Mr. GARAMENDI. This particular section provides $700 million-plus for nuclear power research, various kinds. The chairman spoke to this issue a few moments ago.
The purpose of my amendment is to carve out of that $700 million-plus a sum of $20 million to restart America's program on recycling spent nuclear fuel. We currently call this spent nuclear fuel a ``waste'' when, in fact, it still possesses about 97 percent of the energy that was originally in the uranium and then processed once through the light water reactors. The purpose of the amendment is to restart.
In the 1960s, 1970s and 1980s, America undertook a program to close the nuclear fuel cycle. That was abandoned in 1994 after a successful effort to recycle and to use that energy that is found in the nuclear fuel. Unfortunately, now this spent nuclear fuel, which we call a ``waste product,'' is sitting at every reactor in the United States and mostly around the world, creating a significant hazard. We only need to think about Fukushima's little swimming pool that went dry and of the meltdown
that occurred at that point.
We need to recycle and completely use, or as much as possible completely use, the energy in these spent nuclear fuel pools. If we do so, we can do it in a way that significantly reduces the hazards and that significantly reduces the longevity of the problem from some 200,000 to some 300 years and create an enormous energy opportunity.
This is a beginning. There is a long path ahead of us, and we have to start on this immediately. That is the purpose of this. Unfortunately, it is going to be ruled out of order. However, in the future, as we move forward, I would hope that the committee and this House and the Senate deem fit to put this kind of program back into action.
With that, I yield back the balance of my time.
Mr. FRELINGHUYSEN. Mr. Chairman, I will insist on my point of order but would first make a few comments.
The gentleman's amendment prescribes a path forward for the back end of the nuclear energy fuel cycle by directing the Department of Energy to develop a specific type of reprocessing plan and facility, the integral fast reactor.
Let me say I appreciate our colleague from California's passion for moving forward our Nation's strategy for handling spent nuclear fuel, and I want to thank him for the many times he approached me on this issue. I and many of my colleagues share the gentleman's concerns, and I have repeatedly pushed the administration to move forward at least one piece of the solution, which is the Yucca Mountain repository. There is, however, ongoing debate about the future of the back end of our Nation's fuel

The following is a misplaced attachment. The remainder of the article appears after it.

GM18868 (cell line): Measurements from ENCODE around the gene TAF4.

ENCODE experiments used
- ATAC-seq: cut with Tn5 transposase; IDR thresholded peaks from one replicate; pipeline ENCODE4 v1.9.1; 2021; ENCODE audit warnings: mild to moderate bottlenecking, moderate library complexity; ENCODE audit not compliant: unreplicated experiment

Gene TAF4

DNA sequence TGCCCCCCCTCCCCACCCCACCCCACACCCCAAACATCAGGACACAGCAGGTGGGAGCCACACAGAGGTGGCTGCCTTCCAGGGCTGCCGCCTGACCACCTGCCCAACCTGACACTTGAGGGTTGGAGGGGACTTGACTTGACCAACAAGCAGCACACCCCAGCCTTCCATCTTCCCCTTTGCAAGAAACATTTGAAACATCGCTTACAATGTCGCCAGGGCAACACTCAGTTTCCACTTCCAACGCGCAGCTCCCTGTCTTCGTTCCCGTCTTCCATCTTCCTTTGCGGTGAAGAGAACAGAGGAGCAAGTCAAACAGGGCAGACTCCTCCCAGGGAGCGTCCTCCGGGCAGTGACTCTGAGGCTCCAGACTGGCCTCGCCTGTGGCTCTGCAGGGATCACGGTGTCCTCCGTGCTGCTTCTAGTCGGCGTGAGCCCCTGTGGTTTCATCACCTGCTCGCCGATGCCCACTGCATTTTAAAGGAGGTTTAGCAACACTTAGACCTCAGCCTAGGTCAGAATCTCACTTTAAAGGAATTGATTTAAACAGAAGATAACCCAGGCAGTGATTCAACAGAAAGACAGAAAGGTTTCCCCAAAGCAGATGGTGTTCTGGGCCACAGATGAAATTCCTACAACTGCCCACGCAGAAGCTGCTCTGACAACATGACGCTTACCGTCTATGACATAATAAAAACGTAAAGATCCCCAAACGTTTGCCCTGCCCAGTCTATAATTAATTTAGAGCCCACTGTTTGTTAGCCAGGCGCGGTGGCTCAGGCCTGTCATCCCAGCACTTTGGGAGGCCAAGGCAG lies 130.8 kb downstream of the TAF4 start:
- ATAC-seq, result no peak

There are many approaches, including open, closed and modified fuel cycles. Each of these approaches--some of which utilize reprocessing facilities--are far from straightforward and can be accomplished using a variety of competing technologies. While I appreciate my colleague's desire to move the Nation forward, we must carefully evaluate these highly technical issues to address the economic safety and nonproliferation impacts that accompany any fuel cycle option. The gentleman's amendment chooses
one winning technology, and I believe it deserves more careful evaluation before moving forward.
POINT OF ORDER
Mr. FRELINGHUYSEN. Mr. Chairman, the amendment proposes to amend portions of the bill not yet read. The amendment may not be considered en bloc under clause 2(f) of rule XXI because of outlays in the bill.
I ask for a ruling from the Chair.
The Acting CHAIR. Does any Member wish to speak on the point of order?
Mr. GARAMENDI. I think the point of order is out of order. In fact, the issue before us is of utmost importance to this Nation--and indeed to the world--as more and more light water reactors are built.
The problem of spent fuel continues to mount and creates hazards. The United States did, in fact, figure out how to close the nuclear gap.
The Acting CHAIR. The gentleman needs to speak to the point of order.